This proposal aims to develop rapid WNV detection methods capable of high throughput in order to ensure that the UK is capable of responding to a large outbreak of the virus. This work would involve the development of a network of links to scientist around the world with the purpose of sharing expertise and obtaining panels of viral isolates and serum to enable validation of selected tests. These would include virus detection tests, including Taqman PCR, and serological assays (virus neutralisation and IgM ELISA) for use with both avian and equine samples. Further aims would develop a WNV sequence database from existing sequences in the public domain and sequences generated by the VLA. This data would, through the use of molecular epidemiological techniques, enable the comparison of outbreak viruses to other epidemics of WNV from around the world and the tracing of an outbreak to distinguish between the spread of a single introduction or multiple introductions. Finally, this project would investigate the pathogenic mechanisms that allow WNV to cross the blood-brain-barrier and cause disease within the susceptible host. Of particular interest is the role of a family of protein receptors within the brain, known as toll-like receptors, in the early response to viral infection. It has been reported that these receptors actually enhance the entry of WNV entry into the brain by an unspecified mechanism (Wang et al., 2004, Nature Medicine, 10, 1366). This would allow the development of an appropriate disease model at the VLA and lead to a clearer understanding of the host immune respons and WNV pathogenesis. Such work could enable the development of future diagnostic tests.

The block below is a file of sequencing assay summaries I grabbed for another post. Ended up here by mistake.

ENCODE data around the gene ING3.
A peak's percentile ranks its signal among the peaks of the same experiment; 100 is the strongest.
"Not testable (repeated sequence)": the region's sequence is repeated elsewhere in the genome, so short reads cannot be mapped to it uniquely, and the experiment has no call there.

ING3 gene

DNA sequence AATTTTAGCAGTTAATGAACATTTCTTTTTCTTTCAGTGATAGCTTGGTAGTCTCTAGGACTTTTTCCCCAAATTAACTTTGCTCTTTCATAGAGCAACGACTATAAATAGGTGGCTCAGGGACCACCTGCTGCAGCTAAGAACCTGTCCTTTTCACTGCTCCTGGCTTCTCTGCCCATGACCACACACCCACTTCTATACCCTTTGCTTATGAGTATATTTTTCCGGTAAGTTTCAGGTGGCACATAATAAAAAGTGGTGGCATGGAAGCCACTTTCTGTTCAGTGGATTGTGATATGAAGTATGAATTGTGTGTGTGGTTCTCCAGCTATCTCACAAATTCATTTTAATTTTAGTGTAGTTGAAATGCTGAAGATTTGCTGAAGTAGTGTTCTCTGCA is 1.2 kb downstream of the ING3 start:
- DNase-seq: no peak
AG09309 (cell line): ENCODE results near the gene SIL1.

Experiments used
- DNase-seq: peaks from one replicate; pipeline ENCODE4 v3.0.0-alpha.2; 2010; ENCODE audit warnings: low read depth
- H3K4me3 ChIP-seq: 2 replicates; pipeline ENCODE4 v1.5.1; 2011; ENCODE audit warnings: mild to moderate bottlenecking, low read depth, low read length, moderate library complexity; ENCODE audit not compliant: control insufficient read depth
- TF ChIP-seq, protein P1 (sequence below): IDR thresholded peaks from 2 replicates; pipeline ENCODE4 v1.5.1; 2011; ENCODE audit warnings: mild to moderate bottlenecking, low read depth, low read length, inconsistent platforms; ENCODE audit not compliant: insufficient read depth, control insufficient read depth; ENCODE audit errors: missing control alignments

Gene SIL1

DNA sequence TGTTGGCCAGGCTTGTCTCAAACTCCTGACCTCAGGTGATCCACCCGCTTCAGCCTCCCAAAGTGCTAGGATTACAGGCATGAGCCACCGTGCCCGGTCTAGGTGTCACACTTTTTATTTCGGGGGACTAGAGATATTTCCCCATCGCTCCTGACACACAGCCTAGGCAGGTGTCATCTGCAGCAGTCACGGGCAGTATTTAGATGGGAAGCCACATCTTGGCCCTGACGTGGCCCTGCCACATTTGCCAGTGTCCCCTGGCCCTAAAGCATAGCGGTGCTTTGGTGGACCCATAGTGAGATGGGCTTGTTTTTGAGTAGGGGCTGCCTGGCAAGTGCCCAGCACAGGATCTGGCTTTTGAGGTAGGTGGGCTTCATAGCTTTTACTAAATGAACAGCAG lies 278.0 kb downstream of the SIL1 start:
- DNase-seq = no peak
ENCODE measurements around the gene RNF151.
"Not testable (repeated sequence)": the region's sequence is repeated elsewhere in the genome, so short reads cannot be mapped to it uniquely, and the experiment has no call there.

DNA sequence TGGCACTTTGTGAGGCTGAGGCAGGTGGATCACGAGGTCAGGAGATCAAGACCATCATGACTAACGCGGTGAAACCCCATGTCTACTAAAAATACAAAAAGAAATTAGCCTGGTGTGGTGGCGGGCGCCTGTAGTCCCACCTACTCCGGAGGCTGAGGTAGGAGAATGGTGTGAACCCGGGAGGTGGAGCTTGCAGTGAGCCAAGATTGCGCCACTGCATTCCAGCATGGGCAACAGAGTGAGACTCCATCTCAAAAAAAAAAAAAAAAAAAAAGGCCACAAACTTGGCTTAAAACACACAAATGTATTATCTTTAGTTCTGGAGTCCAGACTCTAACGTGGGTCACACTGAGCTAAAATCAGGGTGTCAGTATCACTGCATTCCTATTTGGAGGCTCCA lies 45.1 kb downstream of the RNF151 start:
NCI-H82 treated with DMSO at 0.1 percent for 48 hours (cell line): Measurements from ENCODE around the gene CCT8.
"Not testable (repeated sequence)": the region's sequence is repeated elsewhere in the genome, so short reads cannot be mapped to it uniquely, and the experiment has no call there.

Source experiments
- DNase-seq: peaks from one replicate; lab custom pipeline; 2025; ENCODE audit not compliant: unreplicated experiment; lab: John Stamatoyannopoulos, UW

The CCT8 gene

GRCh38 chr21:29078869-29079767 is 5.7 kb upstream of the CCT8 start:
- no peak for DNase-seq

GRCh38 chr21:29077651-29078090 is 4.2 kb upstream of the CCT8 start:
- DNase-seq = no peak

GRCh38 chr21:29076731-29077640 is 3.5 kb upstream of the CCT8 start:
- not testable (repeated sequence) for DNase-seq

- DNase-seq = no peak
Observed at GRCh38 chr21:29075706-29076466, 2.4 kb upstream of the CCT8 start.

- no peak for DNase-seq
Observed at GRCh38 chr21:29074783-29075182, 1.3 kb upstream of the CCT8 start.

This will directly support Defra policy through:

The development of validated tests (National Reference Methods) that will enhance quality standards for the surveillance of viruses with zoonotic potential within the UK.

The establishment of diagnostic assays capable of delivering rapid high-throughput testing required for the proposed contingency plan for Specified Type Equine Exotic Diseases (STEED).